I’ve seen this in my last church. I remember one case in particular. We were a small struggling church of about 20-30 members. A family came to us for financial assistance, a common occurrence.  They were about to have their lights turned off. One of our elders, who’s done financial counseling, sat down with them and made out a budget. We had an extra car which was donated by another member which we basically gave to them. And we gave them some financial assistance. . .  .and six months later they came to us again. After confirming consensus among the elders, the one who’d helped them went back to them and asked them if they’d followed the budget he’d laid out for them. They said no. And that was our answer to their request for assistance: No.
            Anyone who’s worked for any length of time with the poor can tell you this is a pattern they see over and over and over and over. Someone comes to them for assistance, they help them, only to see them exhibiting the same behaviors which made them poor in the first place.
            Solomon does address this, if only indirectly. For example, he says that “Lazy hands make for poverty, but diligent hands bring wealth.” He’s extolling hard work, providing the general principle that if you work hard, you’ll tend to be wealthier than if you’re lazy. If you’re lazy and thus poor, quite frankly, you deserve to be. Get off your backside and get to work.
            This is implied in every verse where he extols good financial habits and discourages bad ones, along with their attendant promises/threats. Again, my TAWG Blog discussed this here.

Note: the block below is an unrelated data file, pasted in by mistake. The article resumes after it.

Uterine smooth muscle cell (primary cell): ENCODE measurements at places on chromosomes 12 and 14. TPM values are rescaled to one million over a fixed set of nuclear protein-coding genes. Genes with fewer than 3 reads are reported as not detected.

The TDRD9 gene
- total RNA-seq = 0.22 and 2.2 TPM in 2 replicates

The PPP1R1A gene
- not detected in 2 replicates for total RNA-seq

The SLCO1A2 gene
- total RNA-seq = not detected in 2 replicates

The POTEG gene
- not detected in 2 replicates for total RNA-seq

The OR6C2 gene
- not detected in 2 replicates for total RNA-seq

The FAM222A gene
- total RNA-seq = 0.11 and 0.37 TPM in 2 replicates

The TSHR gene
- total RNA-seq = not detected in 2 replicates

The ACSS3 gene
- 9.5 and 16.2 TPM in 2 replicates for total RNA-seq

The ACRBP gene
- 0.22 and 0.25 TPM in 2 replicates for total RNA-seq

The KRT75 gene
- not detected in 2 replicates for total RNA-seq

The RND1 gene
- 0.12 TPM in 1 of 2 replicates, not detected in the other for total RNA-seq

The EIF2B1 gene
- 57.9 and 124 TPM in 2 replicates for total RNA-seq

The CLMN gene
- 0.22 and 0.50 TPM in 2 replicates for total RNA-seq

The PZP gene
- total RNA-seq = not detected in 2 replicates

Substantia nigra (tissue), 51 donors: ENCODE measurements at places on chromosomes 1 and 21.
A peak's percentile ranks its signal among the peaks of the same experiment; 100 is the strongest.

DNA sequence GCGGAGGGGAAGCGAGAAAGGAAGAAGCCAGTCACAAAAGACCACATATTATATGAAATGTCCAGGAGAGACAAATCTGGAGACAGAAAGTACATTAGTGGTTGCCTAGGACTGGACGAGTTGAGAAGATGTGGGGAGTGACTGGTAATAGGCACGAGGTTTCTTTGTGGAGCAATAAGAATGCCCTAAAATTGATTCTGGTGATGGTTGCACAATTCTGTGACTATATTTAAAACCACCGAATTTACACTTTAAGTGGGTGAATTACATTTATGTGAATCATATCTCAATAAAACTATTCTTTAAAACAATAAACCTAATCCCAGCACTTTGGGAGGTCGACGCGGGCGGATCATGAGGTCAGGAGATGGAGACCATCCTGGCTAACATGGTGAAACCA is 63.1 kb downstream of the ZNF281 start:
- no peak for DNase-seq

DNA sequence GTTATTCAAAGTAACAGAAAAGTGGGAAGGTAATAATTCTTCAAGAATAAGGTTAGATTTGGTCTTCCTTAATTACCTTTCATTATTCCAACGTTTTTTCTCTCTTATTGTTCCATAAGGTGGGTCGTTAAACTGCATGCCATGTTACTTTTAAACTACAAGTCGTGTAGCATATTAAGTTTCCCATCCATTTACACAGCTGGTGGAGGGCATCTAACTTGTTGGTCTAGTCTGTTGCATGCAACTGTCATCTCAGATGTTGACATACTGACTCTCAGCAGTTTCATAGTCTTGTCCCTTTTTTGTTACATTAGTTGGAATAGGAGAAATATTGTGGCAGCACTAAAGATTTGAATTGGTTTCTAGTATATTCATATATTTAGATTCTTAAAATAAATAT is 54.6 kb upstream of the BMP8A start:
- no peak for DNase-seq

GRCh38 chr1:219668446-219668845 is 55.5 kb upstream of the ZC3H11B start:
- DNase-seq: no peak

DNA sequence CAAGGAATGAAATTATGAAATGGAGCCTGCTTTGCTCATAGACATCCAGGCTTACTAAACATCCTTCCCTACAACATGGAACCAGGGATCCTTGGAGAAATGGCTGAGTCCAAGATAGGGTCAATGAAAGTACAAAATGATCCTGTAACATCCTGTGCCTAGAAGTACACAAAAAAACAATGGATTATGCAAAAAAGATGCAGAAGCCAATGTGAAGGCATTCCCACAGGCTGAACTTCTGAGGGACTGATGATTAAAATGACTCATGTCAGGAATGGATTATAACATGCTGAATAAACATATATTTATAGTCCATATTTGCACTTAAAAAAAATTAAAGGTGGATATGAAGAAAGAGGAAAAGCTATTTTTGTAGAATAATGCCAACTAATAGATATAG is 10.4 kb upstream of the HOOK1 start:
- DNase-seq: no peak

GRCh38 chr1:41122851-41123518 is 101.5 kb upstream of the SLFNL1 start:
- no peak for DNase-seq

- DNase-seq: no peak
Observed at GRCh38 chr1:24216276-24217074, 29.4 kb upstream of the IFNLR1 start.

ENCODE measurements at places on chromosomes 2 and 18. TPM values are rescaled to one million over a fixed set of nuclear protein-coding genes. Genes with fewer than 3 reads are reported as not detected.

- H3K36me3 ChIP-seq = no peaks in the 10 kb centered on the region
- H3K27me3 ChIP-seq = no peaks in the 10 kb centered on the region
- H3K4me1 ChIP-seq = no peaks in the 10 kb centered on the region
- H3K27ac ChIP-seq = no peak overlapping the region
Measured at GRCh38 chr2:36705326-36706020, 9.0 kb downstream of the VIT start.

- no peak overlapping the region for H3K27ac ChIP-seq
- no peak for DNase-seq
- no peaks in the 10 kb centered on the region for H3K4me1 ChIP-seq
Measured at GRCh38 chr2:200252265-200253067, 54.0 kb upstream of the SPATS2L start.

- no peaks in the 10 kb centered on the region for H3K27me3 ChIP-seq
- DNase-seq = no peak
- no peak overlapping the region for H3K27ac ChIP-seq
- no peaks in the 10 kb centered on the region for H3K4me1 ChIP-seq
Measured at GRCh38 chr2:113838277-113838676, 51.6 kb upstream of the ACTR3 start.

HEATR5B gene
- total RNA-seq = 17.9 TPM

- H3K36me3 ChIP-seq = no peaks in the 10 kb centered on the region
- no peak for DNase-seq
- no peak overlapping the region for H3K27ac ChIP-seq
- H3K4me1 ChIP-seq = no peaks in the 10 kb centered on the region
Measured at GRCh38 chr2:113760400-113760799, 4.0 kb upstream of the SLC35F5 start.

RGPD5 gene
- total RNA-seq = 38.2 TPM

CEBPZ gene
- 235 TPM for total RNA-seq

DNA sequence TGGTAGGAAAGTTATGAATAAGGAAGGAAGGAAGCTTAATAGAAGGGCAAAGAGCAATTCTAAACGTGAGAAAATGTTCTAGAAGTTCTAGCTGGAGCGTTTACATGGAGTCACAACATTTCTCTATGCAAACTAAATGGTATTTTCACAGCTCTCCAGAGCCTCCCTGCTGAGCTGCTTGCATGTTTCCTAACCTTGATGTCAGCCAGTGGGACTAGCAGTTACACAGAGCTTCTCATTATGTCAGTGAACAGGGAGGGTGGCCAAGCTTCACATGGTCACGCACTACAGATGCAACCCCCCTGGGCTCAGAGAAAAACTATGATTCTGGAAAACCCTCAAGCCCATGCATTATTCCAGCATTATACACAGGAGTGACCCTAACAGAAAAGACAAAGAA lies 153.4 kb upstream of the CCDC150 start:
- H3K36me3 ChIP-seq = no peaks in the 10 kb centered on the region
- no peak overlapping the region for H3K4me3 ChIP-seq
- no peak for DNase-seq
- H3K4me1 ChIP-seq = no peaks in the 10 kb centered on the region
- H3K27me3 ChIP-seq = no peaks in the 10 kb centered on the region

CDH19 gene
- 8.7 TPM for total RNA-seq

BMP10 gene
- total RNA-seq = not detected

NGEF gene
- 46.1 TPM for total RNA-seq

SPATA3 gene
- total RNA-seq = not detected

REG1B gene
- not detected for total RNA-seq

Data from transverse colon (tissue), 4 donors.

In Prov. 19:19 he lays out another principle I believe we need to apply to this issue: “A hot-tempered person must pay the penalty; rescue them, and you will have to do it again.” Yes, it’s talking about a hot-tempered man instead of someone with financially dysfunctional habits. But the underlying principle is still the same: If you rescue them without addressing the underlying issues, the “root causes,” so to speak, you’re only enabling (and thus perpetuating) self-destructive behavior.
            Are there people out there in America, who through absolutely no fault of either their own or their parents’, are perpetually poor, such as those physically disabled? Or maybe held back by racism? Or maybe undereducated in an underperforming school so they’re completely unprepared for the outside world? Of course there are.
            And we definitely need to help them. Sacrificially. And in fact, we need to offer help—real help—even to those whose behavior is self-destructive, who are poor because of bad choices they’ve made. But we do that by offering them a heart-change via the Good News of Jesus, which will affect their lives from the inside-out. If they don’t show any interest in that, and if their behavior is self-destructive, then we do them no favors by enabling it.
            If we’re going to be really following the example of our Savior, then we need to consider this: The Good News of Christ is completely free, but if our Message has no expression of heart-change which culminates in a changed life, it’s not the message of Paul or the apostles or Jesus himself. And that will eventually filter out into the way we conduct our finances.
            We’ll spend more time on positive ideas on how to help the poor on the next posting.